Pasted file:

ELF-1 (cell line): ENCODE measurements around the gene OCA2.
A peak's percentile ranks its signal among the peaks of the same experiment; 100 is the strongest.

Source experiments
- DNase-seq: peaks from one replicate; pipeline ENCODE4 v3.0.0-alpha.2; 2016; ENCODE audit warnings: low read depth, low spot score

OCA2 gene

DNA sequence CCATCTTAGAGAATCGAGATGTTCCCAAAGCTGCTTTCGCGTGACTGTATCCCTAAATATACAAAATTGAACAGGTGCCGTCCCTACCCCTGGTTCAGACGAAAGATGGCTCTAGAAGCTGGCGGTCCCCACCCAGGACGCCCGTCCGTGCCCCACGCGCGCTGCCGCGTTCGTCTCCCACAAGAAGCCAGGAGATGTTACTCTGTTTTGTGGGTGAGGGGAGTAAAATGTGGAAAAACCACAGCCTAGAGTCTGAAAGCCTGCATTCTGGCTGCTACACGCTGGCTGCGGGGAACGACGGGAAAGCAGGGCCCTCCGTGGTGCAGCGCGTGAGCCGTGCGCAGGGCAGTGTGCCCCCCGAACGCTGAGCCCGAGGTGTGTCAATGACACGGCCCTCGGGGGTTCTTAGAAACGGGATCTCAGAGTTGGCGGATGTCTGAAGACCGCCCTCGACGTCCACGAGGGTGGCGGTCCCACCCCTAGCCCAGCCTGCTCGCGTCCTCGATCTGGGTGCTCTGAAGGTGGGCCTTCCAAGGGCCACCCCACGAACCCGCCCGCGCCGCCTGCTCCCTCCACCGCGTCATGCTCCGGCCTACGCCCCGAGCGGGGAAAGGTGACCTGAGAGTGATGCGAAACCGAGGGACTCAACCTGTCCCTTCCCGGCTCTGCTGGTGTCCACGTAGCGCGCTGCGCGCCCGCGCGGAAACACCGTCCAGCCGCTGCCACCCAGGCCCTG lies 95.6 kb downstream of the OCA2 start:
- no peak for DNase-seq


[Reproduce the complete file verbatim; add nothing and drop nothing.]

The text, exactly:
ELF-1 (cell line): ENCODE measurements around the gene OCA2.
A peak's percentile ranks its signal among the peaks of the same experiment; 100 is the strongest.

Source experiments
- DNase-seq: peaks from one replicate; pipeline ENCODE4 v3.0.0-alpha.2; 2016; ENCODE audit warnings: low read depth, low spot score

OCA2 gene

DNA sequence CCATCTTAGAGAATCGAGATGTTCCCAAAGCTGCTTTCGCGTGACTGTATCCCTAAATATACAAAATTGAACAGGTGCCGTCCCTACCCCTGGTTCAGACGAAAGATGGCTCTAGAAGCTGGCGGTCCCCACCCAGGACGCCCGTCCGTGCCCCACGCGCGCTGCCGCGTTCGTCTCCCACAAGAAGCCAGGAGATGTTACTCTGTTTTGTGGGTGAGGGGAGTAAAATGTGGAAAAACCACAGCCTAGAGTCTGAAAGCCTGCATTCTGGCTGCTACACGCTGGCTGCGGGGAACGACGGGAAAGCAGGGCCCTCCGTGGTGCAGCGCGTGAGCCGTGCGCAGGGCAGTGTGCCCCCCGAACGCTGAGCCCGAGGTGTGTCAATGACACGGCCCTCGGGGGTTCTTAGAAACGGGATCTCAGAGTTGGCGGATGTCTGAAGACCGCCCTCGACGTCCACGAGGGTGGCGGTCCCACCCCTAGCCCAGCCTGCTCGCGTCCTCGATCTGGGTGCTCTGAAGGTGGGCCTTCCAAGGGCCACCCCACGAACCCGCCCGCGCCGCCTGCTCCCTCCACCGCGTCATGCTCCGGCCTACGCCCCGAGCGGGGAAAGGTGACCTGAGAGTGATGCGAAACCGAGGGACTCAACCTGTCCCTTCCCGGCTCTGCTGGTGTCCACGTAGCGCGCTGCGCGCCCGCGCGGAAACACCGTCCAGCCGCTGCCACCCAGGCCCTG lies 95.6 kb downstream of the OCA2 start:
- no peak for DNase-seq